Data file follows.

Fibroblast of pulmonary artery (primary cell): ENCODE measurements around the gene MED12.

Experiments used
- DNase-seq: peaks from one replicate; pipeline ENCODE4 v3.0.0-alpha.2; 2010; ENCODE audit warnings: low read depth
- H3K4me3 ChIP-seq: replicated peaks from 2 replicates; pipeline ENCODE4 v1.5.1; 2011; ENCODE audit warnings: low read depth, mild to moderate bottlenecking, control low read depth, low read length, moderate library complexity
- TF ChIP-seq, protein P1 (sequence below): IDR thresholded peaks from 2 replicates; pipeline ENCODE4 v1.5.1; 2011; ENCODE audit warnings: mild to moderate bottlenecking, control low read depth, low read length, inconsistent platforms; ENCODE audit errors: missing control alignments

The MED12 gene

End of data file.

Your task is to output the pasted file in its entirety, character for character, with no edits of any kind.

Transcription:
Fibroblast of pulmonary artery (primary cell): ENCODE measurements around the gene MED12.

Experiments used
- DNase-seq: peaks from one replicate; pipeline ENCODE4 v3.0.0-alpha.2; 2010; ENCODE audit warnings: low read depth
- H3K4me3 ChIP-seq: replicated peaks from 2 replicates; pipeline ENCODE4 v1.5.1; 2011; ENCODE audit warnings: low read depth, mild to moderate bottlenecking, control low read depth, low read length, moderate library complexity
- TF ChIP-seq, protein P1 (sequence below): IDR thresholded peaks from 2 replicates; pipeline ENCODE4 v1.5.1; 2011; ENCODE audit warnings: mild to moderate bottlenecking, control low read depth, low read length, inconsistent platforms; ENCODE audit errors: missing control alignments

The MED12 gene